Religious wedding ceremonies are often a thing of contention between parents and their children, with the parents rooting for something traditional and the couple feeling as though that's not representative of who they are. If you're in a situation where Mom and Dad are pulling for the religious ceremony and you want something that feels more personal, here's how to deal.
Do: Offer a compromise.
Even if you and your fiancé have no intentions of including any religious references or traditions in your ceremony, you might be able to find some smaller compromises. Perhaps one of your family members can do a reading during the ceremony or offer a song that's meaningful to them. There may be some subtle ways you can allow them to celebrate your marriage using their religion without feeling like you're sacrificing your entire ceremony to something you don't feel as strongly about.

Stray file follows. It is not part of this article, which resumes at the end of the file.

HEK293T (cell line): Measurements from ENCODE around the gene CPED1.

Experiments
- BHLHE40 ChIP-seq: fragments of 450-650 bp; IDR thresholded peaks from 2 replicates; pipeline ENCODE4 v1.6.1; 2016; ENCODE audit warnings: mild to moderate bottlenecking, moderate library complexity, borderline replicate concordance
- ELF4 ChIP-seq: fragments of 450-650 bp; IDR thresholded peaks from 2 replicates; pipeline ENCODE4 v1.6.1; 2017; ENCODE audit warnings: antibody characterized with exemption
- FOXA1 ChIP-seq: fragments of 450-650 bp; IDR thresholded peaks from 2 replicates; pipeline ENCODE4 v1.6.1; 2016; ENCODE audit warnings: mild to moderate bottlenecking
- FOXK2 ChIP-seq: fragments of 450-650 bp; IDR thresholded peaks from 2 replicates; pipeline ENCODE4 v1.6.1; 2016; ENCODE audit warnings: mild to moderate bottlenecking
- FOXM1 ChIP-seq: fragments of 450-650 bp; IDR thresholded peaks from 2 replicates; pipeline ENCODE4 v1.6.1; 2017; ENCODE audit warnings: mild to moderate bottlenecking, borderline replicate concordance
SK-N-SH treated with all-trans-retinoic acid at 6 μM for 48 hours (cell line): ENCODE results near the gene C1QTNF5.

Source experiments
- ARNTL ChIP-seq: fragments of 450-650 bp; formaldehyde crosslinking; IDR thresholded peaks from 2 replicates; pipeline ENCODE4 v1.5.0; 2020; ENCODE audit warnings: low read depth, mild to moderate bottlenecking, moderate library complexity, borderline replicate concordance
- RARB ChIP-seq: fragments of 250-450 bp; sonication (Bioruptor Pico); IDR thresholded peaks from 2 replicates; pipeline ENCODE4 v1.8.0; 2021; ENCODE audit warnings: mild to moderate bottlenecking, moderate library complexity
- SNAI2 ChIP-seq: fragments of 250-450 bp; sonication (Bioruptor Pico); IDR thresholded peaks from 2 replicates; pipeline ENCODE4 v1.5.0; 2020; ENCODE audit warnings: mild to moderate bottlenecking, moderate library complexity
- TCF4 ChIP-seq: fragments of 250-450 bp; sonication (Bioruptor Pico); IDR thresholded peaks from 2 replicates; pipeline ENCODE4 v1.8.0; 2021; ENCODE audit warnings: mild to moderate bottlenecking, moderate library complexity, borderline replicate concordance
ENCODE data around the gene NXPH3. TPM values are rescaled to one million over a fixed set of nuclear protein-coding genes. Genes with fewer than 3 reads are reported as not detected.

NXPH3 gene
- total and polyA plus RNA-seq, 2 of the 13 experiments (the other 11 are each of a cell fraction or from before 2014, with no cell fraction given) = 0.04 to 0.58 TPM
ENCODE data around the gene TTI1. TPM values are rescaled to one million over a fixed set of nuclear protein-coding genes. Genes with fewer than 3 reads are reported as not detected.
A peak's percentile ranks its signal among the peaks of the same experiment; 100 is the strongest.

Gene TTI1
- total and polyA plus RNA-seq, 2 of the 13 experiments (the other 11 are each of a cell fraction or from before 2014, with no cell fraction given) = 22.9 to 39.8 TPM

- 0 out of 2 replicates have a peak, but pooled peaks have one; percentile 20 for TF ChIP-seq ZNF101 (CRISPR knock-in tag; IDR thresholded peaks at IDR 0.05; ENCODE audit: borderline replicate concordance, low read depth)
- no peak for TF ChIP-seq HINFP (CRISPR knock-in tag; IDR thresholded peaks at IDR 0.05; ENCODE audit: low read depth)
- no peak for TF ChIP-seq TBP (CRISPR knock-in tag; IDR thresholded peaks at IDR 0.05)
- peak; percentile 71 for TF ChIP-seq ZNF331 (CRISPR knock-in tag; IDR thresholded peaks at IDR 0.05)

Don't: Avoid the conversation.
One of the most frustrating things for parents is feeling like their voices aren't being heard during the wedding planning process. By avoiding the conversation about religion, you're essentially prolonging the discomfort. Get it out of the way sooner rather than later so you can start working together toward a ceremony plan you're happy with.
Do: Involve your family in other ways.
Once you've made it clear to your family that you don't intend to bring religion into your wedding ceremony, they may be feeling somewhat disconnected from your wedding. In order to maintain the peace and bring things back to a positive, celebratory place, you might consider finding another way to involve or honor your parents and siblings. Maybe there's a moment in your ceremony when your officiant acknowledges these important relationships and speaks to the loving and supportive home you've come from. Or, maybe you can ask your parents to give a toast at your wedding. Anything you can do that reminds them you know where you came from may be helpful in this sensitive scenario.